What can we do to overcome this? Lift each other up! Show up for that colleague, friend, peer when they aren’t doing it for themselves. Help the women in your life push the boundaries and take risks, to believe in themselves, to show up for themselves.

If you’re a woman in a leadership position, understanding that the levers you can pull can have an enormous impact on other women in your place of work, so being in tune with the female workers in your place of work, understanding what their career goals are, and making sure they are applying themselves when the opportunity arises, or giving them a nudge and pointing them in the right direction, is definitely something you can do. Most of all, believing in each other, and to paraphrase Sheryl Sandberg, leaning in, and not out, when opportunity comes knocking.

Q: How have you seen the Saas industry change in terms of gender diversity during your career, and what changes would you still like to see?

A: You know, women have always been around technology, but due to how the world works, their work was usually overlooked or overshadowed. Women were there programming in the early 1900’s, just ask any engineer and they’ll tell you all about Ada Lovelace! Women played massive roles in the 20th century's biggest technology accomplishments: from cracking encrypted messages in WW2, to sending humanity to the Moon, as well as becoming astronauts! I would say that actually, the number of girls in STEM careers has decreased in the last decades: only 1 in 6 tech specialists in the UK, where I live, are women, and only 1 in 10 are leaders. Even though the workplace has become more diverse, women are underrepresented. There’s no 1 way to tackle this issue, I think it needs a multi-level approach, and the first one starts with us, women: knowing we can, taking that first step, applying for the job, pushing forward, showing up. Organizations and their systems need to level up as well and even though things have changed and keep doing so, we are a long way from done. We need to make sure that all leadership is brought into taking measures to support women in STEM fields.

Beverly Gnau, Product Manager

Q: Have you ever experienced any gender-related challenges in your role as a project manager, and how did you handle them?

A: Interestingly enough, the gender related challenges I've experienced in my career happened in the software industry.  The grossest example that I recall was perhaps initially rooted in cultural differences but that didn't make the experience less frustrating and insulting. I addressed the situation directly with the executive who set the negative tone as those tend to trickle down through the organization.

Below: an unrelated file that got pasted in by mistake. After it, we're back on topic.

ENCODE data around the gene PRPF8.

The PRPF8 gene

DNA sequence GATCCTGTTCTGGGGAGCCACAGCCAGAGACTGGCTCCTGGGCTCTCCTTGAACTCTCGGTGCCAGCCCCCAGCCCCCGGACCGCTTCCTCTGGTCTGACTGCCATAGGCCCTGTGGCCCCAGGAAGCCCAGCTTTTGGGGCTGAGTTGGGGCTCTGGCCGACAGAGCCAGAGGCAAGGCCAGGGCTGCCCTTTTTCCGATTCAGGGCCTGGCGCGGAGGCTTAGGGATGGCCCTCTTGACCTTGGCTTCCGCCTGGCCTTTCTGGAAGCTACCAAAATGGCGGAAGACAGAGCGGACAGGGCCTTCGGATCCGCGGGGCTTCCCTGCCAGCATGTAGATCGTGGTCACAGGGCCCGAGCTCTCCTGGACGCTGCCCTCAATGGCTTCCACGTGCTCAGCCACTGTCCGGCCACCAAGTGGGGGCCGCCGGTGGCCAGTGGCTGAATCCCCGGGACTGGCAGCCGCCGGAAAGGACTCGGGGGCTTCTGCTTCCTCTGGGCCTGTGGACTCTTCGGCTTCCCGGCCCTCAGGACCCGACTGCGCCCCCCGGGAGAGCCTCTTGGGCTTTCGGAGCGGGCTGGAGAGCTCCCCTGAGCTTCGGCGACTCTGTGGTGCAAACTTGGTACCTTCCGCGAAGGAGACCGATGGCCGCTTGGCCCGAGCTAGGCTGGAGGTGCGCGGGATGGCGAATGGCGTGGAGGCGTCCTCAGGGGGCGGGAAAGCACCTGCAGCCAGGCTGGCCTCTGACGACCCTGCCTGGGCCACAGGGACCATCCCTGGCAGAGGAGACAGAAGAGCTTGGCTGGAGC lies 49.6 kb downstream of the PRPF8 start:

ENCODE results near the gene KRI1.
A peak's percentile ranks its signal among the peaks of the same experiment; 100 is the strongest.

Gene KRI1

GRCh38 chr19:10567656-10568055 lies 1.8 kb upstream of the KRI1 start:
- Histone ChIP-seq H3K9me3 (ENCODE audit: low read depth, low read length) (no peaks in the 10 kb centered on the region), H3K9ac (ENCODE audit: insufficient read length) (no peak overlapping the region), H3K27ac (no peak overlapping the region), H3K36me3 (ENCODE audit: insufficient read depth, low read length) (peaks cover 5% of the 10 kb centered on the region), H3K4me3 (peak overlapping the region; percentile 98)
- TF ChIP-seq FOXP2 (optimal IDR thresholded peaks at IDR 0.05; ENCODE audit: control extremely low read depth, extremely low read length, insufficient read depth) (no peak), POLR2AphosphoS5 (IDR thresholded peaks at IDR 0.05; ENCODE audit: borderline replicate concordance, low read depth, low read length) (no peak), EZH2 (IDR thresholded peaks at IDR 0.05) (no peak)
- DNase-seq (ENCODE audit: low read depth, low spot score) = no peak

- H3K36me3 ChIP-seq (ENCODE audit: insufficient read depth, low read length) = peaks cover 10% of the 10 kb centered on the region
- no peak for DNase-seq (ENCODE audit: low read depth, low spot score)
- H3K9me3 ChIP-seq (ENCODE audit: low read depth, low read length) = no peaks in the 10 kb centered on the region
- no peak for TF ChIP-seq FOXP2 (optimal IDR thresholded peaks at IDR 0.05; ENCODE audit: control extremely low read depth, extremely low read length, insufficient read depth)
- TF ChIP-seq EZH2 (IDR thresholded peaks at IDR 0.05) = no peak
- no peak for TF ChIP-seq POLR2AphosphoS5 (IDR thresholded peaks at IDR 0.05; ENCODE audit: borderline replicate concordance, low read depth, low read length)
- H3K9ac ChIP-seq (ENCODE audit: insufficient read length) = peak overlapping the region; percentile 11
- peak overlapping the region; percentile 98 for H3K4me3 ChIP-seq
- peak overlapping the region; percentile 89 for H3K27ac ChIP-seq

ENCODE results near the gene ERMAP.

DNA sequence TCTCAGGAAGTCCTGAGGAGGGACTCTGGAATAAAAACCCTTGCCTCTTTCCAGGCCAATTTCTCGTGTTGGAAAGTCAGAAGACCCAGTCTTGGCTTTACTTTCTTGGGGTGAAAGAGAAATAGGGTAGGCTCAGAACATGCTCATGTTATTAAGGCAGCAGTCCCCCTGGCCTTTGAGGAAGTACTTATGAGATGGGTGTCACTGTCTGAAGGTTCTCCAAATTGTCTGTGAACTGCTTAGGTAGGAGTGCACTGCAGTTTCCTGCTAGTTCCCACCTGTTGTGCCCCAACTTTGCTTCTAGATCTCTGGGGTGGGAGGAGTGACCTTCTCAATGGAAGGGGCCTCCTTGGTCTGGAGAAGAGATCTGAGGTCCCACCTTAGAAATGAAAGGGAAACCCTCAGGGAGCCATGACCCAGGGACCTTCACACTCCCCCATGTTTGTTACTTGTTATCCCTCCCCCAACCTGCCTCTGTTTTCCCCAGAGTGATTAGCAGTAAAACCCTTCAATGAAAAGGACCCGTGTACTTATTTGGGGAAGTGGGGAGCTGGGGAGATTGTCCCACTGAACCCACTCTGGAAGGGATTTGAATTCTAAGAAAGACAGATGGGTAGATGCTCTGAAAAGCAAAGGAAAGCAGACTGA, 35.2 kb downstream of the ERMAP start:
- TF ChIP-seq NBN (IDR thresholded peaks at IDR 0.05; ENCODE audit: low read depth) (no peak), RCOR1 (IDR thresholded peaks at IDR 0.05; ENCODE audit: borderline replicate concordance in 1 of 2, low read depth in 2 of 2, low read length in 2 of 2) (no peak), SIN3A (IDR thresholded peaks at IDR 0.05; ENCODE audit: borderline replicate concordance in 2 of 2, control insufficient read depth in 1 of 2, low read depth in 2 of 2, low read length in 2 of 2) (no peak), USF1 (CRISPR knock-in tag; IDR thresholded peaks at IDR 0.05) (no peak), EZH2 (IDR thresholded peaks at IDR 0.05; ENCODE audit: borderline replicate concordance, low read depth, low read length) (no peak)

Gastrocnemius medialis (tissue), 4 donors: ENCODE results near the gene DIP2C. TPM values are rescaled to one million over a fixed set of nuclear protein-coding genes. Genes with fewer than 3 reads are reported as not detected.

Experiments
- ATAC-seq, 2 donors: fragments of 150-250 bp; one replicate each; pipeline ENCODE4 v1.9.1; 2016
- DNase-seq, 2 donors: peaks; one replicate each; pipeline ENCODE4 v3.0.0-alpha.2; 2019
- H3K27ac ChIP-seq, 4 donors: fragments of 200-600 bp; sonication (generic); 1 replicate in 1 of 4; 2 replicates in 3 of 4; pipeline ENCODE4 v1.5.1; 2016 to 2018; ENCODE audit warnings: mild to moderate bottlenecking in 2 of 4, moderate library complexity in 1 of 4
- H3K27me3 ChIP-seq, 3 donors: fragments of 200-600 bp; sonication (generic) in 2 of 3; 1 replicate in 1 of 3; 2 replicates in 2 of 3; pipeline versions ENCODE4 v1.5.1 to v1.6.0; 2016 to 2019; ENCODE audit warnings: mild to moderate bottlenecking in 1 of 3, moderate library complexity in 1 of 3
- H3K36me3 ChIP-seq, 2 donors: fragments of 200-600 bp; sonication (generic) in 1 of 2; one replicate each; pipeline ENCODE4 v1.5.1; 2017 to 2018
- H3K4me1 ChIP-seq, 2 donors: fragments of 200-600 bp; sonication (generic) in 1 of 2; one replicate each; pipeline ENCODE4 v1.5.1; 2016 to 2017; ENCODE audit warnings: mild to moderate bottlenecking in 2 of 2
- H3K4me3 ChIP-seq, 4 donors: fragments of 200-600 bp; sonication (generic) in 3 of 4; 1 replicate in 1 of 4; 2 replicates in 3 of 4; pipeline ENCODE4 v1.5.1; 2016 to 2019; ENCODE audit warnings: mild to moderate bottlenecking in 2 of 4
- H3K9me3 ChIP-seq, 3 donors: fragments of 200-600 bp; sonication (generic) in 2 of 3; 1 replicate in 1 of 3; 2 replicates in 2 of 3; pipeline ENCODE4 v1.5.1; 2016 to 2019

Q: How do you approach building strong relationships with clients, and what strategies have worked well for you?

A: Strong relationships with clients are vital to project success.  While it sounds too simple, I've found the best strategy is to treat the client as I demand to be treated myself - with professionalism and respect, while keeping a sense of humor and open communications.

Lua Mazaracki Martins, Sr. Software Engineer

Q: What do you think are some common misconceptions about women in the SaaS industry, and how do you navigate them?

A: As the SaaS industry clearly has way more men than women in engineering teams, I've noticed a lot of prejudice about women's abilities as engineers during my career years. Fortunately, I've never doubted my abilities, and the moment I passed through a situation like this, I started looking up to companies that had a more mature mindset. This is when I found Codelitt, 5 years ago, and I'm very glad that here I've never felt that anyone doubted my skills, on the contrary, I've always felt that they were very much valued.

Q: Can you tell us a little bit about a project you worked on recently that you found particularly challenging?

A: Here at Codelitt, we have projects of many different stacks, so it's always challenging (and fun) when we go to a new project. But one particularly challenging project was doing maintenance on a data parser that a third-party company created for one of our clients. The parser was having issues processing most of the files they were trying to parse, and they wanted it to work with files with many different patterns and singularities. But with patience and effort, we made it work just fine and had a lot of fun while working on it.